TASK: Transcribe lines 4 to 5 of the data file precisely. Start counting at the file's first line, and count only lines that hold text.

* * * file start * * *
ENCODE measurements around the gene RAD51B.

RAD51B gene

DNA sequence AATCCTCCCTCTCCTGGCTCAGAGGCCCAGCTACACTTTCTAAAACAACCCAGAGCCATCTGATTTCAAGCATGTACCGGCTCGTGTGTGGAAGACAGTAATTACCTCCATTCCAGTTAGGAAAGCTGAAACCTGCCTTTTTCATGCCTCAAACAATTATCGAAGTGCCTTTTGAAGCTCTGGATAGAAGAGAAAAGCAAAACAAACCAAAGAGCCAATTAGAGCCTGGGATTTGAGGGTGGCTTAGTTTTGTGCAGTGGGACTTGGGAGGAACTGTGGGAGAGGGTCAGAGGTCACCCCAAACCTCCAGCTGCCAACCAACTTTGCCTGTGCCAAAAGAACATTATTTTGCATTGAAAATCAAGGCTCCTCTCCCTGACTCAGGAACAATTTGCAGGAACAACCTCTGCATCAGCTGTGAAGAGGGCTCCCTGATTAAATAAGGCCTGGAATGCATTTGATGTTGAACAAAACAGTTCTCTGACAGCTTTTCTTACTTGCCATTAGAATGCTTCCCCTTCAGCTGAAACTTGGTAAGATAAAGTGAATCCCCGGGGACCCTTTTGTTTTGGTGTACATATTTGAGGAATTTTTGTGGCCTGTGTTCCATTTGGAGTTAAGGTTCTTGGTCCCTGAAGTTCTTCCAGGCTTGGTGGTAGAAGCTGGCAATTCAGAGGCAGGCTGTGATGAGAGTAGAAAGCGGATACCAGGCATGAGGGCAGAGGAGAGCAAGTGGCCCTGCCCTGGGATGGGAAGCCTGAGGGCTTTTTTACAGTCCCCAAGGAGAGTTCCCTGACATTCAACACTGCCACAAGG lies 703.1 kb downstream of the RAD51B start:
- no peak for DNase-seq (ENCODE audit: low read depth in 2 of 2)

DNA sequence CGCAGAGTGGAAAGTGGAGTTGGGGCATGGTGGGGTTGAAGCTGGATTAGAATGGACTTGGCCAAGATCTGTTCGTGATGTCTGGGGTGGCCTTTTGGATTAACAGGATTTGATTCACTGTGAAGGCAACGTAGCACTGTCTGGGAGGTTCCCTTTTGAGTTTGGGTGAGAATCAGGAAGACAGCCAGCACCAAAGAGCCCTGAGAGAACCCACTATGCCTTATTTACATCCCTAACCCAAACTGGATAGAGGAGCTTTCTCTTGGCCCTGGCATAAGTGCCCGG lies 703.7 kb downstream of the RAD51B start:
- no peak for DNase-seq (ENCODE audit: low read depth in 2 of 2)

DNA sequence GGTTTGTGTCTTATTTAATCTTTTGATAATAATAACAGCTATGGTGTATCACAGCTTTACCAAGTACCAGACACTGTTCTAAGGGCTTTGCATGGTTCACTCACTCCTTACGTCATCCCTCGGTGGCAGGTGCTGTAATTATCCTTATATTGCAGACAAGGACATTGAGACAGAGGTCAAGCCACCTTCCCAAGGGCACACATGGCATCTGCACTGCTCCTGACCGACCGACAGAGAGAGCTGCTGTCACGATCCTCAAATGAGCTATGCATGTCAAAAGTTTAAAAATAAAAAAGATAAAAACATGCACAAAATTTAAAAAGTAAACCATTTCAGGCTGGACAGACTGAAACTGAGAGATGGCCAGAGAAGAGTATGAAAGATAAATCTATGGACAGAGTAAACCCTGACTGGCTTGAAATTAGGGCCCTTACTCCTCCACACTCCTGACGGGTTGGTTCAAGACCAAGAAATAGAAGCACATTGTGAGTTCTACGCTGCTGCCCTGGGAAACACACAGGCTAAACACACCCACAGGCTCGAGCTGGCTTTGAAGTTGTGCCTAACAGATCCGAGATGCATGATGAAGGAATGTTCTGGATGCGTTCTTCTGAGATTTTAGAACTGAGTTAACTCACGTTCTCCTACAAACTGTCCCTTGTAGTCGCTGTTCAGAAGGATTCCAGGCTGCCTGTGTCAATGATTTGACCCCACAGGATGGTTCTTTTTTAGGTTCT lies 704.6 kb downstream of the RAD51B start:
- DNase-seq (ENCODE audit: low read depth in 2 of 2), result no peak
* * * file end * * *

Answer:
- no peak for DNase-seq (ENCODE audit: low read depth in 2 of 2)

DNA sequence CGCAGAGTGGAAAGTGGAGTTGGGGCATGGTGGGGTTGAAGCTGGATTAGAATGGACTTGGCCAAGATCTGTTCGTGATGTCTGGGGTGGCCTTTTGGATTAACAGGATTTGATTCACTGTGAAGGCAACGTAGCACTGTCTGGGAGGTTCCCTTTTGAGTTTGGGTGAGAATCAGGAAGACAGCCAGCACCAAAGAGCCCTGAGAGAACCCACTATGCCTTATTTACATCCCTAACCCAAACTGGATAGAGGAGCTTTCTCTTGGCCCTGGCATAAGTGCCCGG lies 703.7 kb downstream of the RAD51B start: